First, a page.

A recent analysis of PLXA3 (PLXA3-/-) and PLXA4 mutant (PLXA4-/-) mice using NPN-1 expression as a marker suggested that NPN-1-positive axons projecting subcortically through the internal capsule and cerebral peduncles were defective in neonates [31]. To examine whether the initial guidance of CST axons through these structures is normal in PLXA3/PLXA4 double mutant (PLXA3/PLXA4-/-) mice, we studied the CST projections by using both L1-immunostaining at P1 [32] and biotinylated dextran amine (BDA) anterograde tracing of the motor CST axons at P25. Although subtle defects cannot be completely ruled out, targeting as well as fasciculation of these axons as they entered the internal capsule and cerebral peduncles appeared normal in P1 PLXA3/PLXA4-/- mice (n = 3) compared to wild-type (WT) mice (n = 3) (Figure 1f, g). When these initial projections from motor cortex were examined at P25 by BDA tracing, again the patterns were similar in WT (n = 3) and PLXA3/PLXA4-/- mice (n = 3) (Figure 1h, i), even though we could not exclude the possibility that subtle defects early on were corrected over time. Our results suggest that the CST projection through the internal capsule appears normal in PLXA3/PLXA4-/- mice.

We next examined the CST axons within the pyramidal tracts of the brainstem and the spinal cord by anterograde tracing. DiI (1,1'-dioctadecyl-3,3,3',3'-tetramethylindocarbocyanine perchlorate) or BDA tracers were bilaterally injected into the WT or mutant motor cortex to label the CST axonal projection down to the spinal cord. Although the guidance of motor CST axons through the brainstem structures was unaffected, we found a large DiI-labeled bundle of axons that diverged toward the ventrolateral aspect of the spinal cord at the pyramidal decussation in P3 PLXA3/PLXA4-/- mice (n = 4; Figure 2c–d'). By contrast, with this labeling technique, no abnormal ventral CST axons were observed in WT mice at P3 (n = 3; Figure 2a–b'). The abnormal ventrolateral CST persisted into adulthood in all PLXA3/PLXA4-/- mice (n = 14; Figure 2e–f"). Ultrastructural analysis of these mistargeted BDA-labeled axons demonstrated that they were myelinated and their perimeters were normal in size when compared with CST axons in WT mice (Figure 2g–i).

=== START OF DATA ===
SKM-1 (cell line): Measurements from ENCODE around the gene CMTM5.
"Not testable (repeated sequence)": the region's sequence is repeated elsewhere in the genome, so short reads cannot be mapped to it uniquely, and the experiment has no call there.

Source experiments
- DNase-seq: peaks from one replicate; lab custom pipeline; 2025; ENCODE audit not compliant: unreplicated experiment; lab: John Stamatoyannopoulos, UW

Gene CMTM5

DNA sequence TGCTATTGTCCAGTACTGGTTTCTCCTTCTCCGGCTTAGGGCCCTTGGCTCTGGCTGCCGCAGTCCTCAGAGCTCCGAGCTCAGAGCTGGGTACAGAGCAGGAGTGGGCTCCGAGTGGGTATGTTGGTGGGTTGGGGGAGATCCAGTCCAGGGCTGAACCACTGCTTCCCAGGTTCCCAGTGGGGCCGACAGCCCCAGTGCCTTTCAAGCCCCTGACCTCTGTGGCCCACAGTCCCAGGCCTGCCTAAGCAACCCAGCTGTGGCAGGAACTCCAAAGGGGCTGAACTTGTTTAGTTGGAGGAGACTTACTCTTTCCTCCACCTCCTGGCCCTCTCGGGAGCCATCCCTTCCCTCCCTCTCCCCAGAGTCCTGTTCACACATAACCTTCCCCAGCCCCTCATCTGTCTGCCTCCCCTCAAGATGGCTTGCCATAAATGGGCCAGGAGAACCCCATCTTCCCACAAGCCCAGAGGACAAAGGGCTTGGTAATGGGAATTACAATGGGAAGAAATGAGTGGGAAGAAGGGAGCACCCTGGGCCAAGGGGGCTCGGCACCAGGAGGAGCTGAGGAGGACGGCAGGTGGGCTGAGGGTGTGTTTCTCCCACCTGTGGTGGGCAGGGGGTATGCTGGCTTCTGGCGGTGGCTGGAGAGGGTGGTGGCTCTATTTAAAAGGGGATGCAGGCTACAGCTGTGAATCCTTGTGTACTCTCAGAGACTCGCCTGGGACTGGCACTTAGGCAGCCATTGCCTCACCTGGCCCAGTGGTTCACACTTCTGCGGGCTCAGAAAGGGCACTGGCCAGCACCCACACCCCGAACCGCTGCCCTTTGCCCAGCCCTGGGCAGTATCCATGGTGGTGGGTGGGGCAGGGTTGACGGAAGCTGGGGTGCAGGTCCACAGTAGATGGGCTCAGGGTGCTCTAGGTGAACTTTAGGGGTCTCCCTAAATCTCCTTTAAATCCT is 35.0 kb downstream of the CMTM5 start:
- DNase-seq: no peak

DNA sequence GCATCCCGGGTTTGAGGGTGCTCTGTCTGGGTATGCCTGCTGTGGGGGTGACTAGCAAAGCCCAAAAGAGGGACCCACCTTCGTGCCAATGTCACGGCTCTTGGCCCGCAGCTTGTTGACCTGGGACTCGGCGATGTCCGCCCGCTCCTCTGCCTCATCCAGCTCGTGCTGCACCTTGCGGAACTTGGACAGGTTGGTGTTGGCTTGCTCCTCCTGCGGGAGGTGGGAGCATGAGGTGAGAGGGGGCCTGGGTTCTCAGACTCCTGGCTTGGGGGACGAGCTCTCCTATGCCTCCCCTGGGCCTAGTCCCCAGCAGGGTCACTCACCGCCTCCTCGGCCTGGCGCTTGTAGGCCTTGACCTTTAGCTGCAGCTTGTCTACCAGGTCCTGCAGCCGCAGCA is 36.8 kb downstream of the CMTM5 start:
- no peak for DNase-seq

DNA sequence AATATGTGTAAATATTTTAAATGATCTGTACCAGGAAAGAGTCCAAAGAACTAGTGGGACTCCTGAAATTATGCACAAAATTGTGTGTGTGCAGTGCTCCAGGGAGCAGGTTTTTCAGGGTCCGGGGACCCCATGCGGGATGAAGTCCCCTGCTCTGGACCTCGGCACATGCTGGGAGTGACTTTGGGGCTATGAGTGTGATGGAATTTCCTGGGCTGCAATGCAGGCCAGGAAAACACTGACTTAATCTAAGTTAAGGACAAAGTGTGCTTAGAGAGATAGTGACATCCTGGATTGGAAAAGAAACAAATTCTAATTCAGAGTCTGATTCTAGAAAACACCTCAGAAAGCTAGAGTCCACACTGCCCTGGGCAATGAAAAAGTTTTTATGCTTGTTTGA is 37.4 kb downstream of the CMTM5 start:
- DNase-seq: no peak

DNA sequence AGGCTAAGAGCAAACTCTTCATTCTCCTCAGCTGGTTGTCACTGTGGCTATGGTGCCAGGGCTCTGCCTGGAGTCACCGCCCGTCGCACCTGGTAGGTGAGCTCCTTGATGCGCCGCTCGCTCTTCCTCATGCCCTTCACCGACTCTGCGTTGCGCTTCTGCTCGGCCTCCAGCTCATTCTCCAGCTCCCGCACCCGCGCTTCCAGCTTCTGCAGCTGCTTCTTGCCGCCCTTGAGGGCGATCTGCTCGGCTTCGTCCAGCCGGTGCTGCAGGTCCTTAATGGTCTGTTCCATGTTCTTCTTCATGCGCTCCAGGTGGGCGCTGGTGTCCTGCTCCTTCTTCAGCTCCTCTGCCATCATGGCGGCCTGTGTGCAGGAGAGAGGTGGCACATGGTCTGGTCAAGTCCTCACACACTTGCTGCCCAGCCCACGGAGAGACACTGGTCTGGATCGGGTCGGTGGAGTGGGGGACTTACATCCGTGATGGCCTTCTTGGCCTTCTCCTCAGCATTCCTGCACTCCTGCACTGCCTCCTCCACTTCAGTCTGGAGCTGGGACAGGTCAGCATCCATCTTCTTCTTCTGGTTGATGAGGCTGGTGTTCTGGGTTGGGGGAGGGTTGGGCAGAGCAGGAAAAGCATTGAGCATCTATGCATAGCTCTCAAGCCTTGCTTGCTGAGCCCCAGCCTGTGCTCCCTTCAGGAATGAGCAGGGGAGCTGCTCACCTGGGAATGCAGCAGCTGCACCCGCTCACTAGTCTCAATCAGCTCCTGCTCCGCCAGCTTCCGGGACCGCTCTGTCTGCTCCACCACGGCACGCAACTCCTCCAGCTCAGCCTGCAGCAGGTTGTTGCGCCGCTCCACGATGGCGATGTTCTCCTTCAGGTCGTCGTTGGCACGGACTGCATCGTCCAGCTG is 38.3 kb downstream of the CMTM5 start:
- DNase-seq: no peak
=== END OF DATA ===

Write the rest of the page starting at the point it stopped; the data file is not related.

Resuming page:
Figure 2

Motor corticospinal axon pathfinding is abnormal in mice lacking PLXA3 and PLXA4. (a-b') Diagram and sagittal view of the brain showing motor CST axons bilaterally labeled with DiI traveling within the pyramidal decussation (Pyr Dec; white arrow in (b')) and dorsal spinal cord (dSpC; white arrows in (b)) of P3 WT mice. (c-d') Diagram and sagittal view of the brain showing motor CST axons bilaterally labeled with DiI traveling past the pyramidal decussation and into the dorsal (white arrows in (d)) and ventral spinal cord (vSpC; yellow arrows in (d')) of P3 PLXA3/PLXA4-/- mice. Note that the white dashed lines in (b-b', d-d') indicate meninges surrounding the dorsal and ventral edges of the spinal cord and do not represent positive DiI labeling. (e) Diagram showing bilaterally labeled CST axons in P30 PLXA3/PLXA4-/- mice. In all diagrams (a, c, e), the normal motor CST axonal projection is indicated in blue and the abnormal ventral CST projection is indicated in yellow. (f-f") Course of BDA-labeled motor CST axons along the pyramidal tract in the brainstem (black arrowheads) of P30 PLXA3/PLXA4-/- mice. BDA-labeled axons were observed in the dorsal (dSpC; red arrow) and ventral (vSpC; black arrow) spinal cord. Higher power views of arrowed areas are shown in the insets of (f', f"). (g, h) Electron micrographs illustrating examples of BDA-labeled motor CST axons in the dorsal (g) and the ventrolateral (h) aspect of the cervical spinal cord in P30 PLXA3/PLXA4-/- mice. All labeled axons are myelinated (red arrows). (i) Average perimeters (mean ± standard error of the mean) of BDA-labeled axons are similar within the dorsal CST of P30 WT mice (n = 36 sections from 2 mice) and the dorsal (n = 13 sections from 2 mice) and ventrolateral (n = 26 sections from 2 mice) CST of P30 PLXA3/PLXA4-/- mice (dKO). p > 0.05, ANOVA, Neuman-Keuls test. (j) Average densities of axons (mean ± standard error of the mean of axons per 100 μm2) are similar in the dorsal CST of P30 WT (n = 36 sections from 2 mice) and PLXA3/PLXA4-/- mice (dKO; n = 13 sections from 2 mice). p > 0.05, Student's t-test. Each data set was averaged from randomly selected CST areas on all the electron micrographs taken from two animals. Scale bars: 500 μm (b-b', d-d'); 1,000 μm (f); 200 μm (f', f"); 1 μm (g, h).